No, nothing bad happened to me, I just got a bit caught up in work stuff.
I spent the last three weeks volunteering to help another team at Microsoft finish off the final set of work items on a new tool they’re building – one of the developers on the project quit for family reasons and they had a major milestone coming up last week and nobody to complete it. Since the team doing the work knew that the tool would help in an area in which I was passionate, they asked and my manager was gracious enough to let me help them out.
Actually, it was a bit funny – I’ve never used Visual Studio as a development environment for anything real before, I hadn’t realized how amazing it is as a development environment (the ability to set breakpoints inside an XSL transform seems like magic). It’s also a much more intense development experience than I’m used to. For most of the past 30 years, my normal development cycle has been (in college I didn’t have the “copy it to my test machine” step, but otherwise it’s essentially been unchanged):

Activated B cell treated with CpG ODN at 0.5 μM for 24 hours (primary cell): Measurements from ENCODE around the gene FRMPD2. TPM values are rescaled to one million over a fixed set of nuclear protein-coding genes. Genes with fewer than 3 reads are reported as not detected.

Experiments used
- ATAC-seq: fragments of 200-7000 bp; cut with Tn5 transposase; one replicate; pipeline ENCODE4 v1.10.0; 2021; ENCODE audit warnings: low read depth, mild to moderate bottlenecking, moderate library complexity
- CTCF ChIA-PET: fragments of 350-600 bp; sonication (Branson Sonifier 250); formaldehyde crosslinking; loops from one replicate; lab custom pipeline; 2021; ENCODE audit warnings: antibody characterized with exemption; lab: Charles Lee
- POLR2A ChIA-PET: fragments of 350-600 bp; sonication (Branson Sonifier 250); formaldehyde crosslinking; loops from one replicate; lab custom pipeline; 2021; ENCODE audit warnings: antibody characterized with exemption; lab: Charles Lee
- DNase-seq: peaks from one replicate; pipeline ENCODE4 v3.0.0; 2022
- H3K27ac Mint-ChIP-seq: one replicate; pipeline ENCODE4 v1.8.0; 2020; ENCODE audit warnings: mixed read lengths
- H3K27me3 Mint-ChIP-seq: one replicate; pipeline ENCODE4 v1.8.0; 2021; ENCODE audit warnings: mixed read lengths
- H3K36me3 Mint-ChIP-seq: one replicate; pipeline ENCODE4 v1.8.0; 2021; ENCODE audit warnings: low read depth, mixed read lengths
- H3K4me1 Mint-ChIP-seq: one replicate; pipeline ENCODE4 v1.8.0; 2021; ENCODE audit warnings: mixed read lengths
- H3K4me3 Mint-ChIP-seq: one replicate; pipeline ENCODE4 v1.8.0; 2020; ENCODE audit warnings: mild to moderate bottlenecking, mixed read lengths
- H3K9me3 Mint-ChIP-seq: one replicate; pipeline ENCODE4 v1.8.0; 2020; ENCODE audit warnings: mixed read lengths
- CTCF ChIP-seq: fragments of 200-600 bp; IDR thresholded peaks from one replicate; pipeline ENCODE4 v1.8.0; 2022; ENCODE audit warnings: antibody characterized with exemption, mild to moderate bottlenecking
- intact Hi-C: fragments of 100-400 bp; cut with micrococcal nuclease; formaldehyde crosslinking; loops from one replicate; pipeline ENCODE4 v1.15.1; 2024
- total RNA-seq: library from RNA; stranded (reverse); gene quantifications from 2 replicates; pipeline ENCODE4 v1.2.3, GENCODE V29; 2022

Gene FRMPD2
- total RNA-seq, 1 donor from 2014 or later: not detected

- “write some code”,
- “compile it”,
- “copy it to my test machine”,
- “test the changes”,
- got to #1.
Using Visual Studio changes the tempo of the cycle dramatically. The JIT compiling, edit-and-continue support and the speed of the compiler combine to make a much more rapid turn-around time on changes than I’m used to. This shows up in subtle ways – normally I have no trouble keeping up with my incoming email flow – I switch to Outlook while I’m in step #2 and #3 to read my email. But while I was working in VS, I didn’t have time – there were no significant slow times in the process – the edit/compile/test cycle was sufficiently quick that I didn’t have the ability to keep up with my email.
Anyway, I’m back I’m in a class all day today, so nothing more interesting, but I AM planning on finishing up the series on volume. Oh, and I’ve got a new “API that should be banned” to write about